I've got a long list of items for a used boat inspection that I found on the Mastercraft forum. PM me with your email address and I will email it to you if you want it.

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One point to consider....you will find a number of boats in your price range that could use a little TLC. This can work to your advantage, or it can work against you.

 

A hull with gelcoat that looks dull or chalky and graphics that have rub marks can be easily fixed up. Nothing a little wet-sanding and buffing won't fix. This might even allow you to negotiate a killer deal. For reference, I had my entire boat wet-sanded and brand new graphics put on for $700 (CDN). This is also something you can easily do yourself if you are so inclined.

 

Interior...if the interior is coming apart at the seems or seems brittle...this is a different story. A full interior can run you 2,000-4,000 depending where you live. It's more work and more money than you think, when you first look at it.

 

Of course, the more work you are willing to do, the better the deal potentially.

 

 

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My Dad and I were looking at the same list pretty much at the end of last season. We wound up going with a used 2000 MC PS190. We LOVE this boat! Great ski wakes, one owner boat, under 500 hours and got it for just over 16K. It was garage kept and in near-mint condition. Looks newer than our 08 Wake Setter.

 

The key is just really making sure you are looking around and not settling for something that isn't in your list. With sites like BOS, Ski it Again, Craigslist, etc. it is easier to see whats out there, but the hunt is really exciting and frustrating all at the same time.

 

Whatever you go with, I'm sure you'll find something great. Just a big fan of the Pro Star myself.

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  • Baller

I have a 97 SNOB and I can attest to the very small wakes at conditions you mention. I run 30-32 mph most often at 15 off and the wakes are terrific.

 

I actually got a boat with the "5.7 pro-ski" engine in it. It is fuel injected, but it is throttle body fuel injection instead of multi-port fuel injection. For this reason, it has less power than the GT-40, but I feel like I got it discounted for that reason, and even at elevation here in Utah, I never really even think about it having "less" power as it still gets me up and out of the water as fast as, if not faster than, any other boat I've ever skied.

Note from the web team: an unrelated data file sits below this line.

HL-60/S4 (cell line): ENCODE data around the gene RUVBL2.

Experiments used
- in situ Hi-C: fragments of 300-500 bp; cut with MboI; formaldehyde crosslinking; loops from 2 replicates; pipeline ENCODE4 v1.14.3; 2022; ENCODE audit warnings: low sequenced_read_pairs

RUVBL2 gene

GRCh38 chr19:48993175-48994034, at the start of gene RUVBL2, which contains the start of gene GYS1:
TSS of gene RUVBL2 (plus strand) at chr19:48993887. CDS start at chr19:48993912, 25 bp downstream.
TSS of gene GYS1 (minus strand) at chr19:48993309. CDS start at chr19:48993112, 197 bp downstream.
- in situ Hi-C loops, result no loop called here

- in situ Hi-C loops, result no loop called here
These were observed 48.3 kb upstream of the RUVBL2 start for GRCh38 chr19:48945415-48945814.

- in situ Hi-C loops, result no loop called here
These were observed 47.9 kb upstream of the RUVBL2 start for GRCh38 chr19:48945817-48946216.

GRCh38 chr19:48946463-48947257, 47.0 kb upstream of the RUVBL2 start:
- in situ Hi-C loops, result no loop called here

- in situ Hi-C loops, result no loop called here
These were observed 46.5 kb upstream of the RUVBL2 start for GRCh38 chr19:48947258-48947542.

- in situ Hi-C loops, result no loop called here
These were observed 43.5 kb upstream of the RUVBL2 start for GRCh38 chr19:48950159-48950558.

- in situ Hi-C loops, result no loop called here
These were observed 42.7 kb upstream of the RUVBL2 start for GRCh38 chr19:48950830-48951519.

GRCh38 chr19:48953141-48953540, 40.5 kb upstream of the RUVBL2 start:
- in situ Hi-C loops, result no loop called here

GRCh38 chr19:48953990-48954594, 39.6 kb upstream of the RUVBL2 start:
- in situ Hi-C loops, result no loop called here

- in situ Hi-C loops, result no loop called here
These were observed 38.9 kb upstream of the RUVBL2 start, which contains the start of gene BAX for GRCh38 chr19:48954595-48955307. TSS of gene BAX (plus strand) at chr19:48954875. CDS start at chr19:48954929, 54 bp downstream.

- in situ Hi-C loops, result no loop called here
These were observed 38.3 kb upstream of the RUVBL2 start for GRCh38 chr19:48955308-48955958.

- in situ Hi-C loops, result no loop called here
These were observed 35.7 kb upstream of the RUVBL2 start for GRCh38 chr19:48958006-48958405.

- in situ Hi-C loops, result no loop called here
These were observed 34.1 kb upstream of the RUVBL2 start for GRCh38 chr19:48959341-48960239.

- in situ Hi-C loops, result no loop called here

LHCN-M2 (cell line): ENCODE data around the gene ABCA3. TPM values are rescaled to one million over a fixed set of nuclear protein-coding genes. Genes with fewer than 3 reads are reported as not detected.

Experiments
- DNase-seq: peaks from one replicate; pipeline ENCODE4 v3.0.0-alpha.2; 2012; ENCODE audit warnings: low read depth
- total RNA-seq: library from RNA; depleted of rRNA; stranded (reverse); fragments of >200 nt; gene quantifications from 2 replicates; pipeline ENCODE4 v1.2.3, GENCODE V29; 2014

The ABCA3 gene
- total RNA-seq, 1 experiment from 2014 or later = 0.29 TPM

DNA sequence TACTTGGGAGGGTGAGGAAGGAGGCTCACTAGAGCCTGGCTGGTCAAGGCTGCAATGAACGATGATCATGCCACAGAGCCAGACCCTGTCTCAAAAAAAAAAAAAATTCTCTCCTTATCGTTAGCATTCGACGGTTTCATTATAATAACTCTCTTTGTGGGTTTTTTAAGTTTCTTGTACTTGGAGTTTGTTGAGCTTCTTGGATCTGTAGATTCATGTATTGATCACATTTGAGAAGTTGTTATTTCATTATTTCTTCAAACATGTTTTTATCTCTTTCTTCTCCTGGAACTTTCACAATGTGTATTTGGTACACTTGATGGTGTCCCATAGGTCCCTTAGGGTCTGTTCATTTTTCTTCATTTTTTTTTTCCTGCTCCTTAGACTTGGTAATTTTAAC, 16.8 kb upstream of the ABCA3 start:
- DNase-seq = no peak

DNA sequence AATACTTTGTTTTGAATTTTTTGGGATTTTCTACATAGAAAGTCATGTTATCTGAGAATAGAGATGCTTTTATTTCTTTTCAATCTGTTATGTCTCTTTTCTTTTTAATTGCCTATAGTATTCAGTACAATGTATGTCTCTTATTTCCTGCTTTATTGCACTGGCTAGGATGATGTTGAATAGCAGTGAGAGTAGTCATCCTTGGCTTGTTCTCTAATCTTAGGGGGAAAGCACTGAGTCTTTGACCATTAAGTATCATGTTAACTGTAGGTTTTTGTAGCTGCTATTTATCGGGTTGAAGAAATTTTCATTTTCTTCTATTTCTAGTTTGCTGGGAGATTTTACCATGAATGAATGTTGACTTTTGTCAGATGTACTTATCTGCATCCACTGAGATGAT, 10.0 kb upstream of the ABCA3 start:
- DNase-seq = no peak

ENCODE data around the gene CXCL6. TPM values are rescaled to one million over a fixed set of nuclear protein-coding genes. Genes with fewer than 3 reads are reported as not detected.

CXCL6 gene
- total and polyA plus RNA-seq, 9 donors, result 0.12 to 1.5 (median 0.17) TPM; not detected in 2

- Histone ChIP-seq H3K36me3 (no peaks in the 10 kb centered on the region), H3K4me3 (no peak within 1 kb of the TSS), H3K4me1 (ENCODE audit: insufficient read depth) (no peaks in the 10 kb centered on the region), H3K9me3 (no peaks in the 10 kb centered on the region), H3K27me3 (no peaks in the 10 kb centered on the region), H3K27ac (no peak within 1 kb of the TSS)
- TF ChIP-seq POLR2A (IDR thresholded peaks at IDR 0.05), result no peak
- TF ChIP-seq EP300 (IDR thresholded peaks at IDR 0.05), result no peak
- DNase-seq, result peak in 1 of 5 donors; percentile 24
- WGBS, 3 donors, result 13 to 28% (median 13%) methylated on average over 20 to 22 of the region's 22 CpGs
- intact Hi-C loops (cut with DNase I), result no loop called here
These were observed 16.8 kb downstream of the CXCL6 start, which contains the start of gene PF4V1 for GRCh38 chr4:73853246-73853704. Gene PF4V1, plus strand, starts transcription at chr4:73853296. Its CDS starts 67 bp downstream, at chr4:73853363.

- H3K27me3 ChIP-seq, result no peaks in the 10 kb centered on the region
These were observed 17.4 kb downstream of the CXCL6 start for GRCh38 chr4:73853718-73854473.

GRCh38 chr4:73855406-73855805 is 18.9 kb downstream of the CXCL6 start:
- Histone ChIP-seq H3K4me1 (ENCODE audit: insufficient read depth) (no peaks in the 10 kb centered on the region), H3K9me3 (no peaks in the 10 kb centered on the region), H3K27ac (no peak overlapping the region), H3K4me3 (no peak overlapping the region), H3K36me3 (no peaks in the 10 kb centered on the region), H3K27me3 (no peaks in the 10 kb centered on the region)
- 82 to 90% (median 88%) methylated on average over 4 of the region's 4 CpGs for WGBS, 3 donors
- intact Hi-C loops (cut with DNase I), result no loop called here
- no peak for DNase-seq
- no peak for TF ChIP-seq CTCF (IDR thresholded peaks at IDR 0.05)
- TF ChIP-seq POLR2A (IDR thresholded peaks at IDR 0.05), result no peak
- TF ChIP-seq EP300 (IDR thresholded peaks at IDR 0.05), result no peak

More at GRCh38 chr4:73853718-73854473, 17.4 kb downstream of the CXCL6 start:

For 15-20k you shouldn't have any problem finding one in great condition. Good luck, report back.

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Look for an early 2000 response lx the wake is great and they handle batter than any boat out there. The nautique is great if you drive in a course but handles like a tank outside. They are built for driving a straight line only.
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I have a 1999 snob

. Nautiques do not turn at slow speeds like the flat bottom inboards but one thing the nautiques have over the other boats is tracking. My wife has never skied and my normal boat driver moved to Florida, She has no problem driving my snob she hated driving me behind my 1986 Supra comp ts6m. Boat will be up for sale soon, Family wants a v drive everybody surfs and I ski with friends with inboards. In Nor Cal

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The three boats I ski most are a '00 Response Lx, a '97 bubble butt and a 2000 bubble butt both with GT-40's. Love to ski all 3 though wake at 28 off opener better behind the Nautiques...shorter than that kind of a wash.

 

Nautique built better, tracks better, FAR quieter, FAR better driver seating position to throttle, wheel, windshield. Rope never catches on the bubble butt and tapered platform. Nautique also has HUGE glove box space...seems kinda silly but sweatshirts/sweatpants, towels all fit in there nicely to keep out of the way and off the dash. They have a drain, too...so drop drinks and ice in there if you want not to mention the drained in floor cooler. Motor box is hinged off the floor so can open the motor box without getting ropes etc on the floor in with the motor or under the box when you set it back down.

 

Response Lx has a trunk, more generous open bow than the open bow SN of the day, is a better footing boat, has the wedge option. The 2000 SN has tune-able rudder...nice. Overall in this vintage both are nice boats...but I take the SN to own if given the choice by a significant margin.